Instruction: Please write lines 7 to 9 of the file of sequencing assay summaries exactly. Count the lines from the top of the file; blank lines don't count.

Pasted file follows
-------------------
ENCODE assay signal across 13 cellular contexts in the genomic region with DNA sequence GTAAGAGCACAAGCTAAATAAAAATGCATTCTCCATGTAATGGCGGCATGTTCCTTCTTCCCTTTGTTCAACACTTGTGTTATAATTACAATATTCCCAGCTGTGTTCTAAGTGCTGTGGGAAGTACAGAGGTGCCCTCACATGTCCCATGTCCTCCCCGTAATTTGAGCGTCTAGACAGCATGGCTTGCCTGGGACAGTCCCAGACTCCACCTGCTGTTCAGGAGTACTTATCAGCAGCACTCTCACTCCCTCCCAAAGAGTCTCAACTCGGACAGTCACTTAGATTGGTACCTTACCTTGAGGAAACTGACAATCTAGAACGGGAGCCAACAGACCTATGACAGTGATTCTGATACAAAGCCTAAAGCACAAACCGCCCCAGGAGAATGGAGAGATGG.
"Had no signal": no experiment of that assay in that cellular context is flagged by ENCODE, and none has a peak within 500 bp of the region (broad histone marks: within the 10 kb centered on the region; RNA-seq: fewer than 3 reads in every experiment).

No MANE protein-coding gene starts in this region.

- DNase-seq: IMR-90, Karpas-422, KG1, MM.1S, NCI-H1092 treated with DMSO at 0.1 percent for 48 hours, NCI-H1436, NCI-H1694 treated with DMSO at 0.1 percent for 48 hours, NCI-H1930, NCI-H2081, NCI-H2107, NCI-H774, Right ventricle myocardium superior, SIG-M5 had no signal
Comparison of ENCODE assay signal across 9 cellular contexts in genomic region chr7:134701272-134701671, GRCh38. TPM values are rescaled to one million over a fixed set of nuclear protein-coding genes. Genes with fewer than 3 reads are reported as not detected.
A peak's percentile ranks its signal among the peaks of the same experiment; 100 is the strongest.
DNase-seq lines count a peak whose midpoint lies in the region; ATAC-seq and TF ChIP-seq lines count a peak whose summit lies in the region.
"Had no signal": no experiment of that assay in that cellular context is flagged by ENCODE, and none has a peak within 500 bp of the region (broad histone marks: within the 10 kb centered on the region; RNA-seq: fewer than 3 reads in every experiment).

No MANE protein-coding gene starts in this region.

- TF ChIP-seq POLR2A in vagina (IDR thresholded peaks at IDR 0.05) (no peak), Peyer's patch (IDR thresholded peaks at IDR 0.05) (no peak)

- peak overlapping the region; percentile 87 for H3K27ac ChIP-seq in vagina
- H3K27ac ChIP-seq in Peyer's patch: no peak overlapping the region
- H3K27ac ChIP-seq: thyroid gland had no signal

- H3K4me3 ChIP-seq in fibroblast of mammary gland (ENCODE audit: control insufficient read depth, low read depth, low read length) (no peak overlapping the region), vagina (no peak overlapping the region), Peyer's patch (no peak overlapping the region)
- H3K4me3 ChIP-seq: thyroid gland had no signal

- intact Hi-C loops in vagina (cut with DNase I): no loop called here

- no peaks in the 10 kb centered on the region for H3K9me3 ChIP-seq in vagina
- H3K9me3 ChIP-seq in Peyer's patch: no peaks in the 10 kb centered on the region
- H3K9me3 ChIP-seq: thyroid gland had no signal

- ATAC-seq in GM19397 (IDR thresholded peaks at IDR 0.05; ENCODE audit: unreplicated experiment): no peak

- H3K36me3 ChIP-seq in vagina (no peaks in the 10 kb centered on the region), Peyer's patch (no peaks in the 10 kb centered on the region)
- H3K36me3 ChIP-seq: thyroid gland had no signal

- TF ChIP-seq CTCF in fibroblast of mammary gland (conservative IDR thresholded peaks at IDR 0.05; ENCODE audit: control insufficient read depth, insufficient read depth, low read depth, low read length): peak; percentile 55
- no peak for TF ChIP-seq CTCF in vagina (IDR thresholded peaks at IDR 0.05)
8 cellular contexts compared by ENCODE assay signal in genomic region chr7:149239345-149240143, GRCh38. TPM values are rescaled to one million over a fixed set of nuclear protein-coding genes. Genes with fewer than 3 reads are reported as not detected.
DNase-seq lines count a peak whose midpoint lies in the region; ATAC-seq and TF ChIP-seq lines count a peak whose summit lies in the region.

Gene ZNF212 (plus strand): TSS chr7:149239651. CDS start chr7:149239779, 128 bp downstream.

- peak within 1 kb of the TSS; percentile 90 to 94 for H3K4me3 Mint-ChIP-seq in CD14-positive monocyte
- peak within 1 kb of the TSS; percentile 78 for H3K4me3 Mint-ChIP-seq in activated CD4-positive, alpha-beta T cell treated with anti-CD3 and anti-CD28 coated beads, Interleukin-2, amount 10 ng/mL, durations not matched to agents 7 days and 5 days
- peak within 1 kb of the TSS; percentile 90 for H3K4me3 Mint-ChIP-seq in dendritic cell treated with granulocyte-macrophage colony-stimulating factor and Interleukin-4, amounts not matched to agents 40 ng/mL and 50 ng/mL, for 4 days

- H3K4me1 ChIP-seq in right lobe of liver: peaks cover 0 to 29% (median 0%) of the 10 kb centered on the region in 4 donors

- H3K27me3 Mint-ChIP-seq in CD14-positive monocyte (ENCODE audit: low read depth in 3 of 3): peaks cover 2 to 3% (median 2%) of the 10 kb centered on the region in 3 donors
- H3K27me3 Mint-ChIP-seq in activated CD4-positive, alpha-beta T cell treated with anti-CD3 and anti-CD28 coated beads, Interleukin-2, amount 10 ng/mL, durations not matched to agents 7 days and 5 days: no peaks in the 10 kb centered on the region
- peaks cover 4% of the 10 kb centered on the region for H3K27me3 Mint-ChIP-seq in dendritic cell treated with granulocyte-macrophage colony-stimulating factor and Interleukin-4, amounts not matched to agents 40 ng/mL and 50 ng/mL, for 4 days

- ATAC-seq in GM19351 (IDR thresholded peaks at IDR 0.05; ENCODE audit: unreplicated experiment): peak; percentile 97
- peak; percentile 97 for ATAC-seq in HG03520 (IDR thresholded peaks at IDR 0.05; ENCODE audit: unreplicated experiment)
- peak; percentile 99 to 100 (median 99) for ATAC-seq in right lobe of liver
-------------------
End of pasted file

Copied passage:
DNase-seq lines count a peak whose midpoint lies in the region; ATAC-seq and TF ChIP-seq lines count a peak whose summit lies in the region.
"Had no signal": no experiment of that assay in that cellular context is flagged by ENCODE, and none has a peak within 500 bp of the region (broad histone marks: within the 10 kb centered on the region; RNA-seq: fewer than 3 reads in every experiment).

No MANE protein-coding gene starts in this region.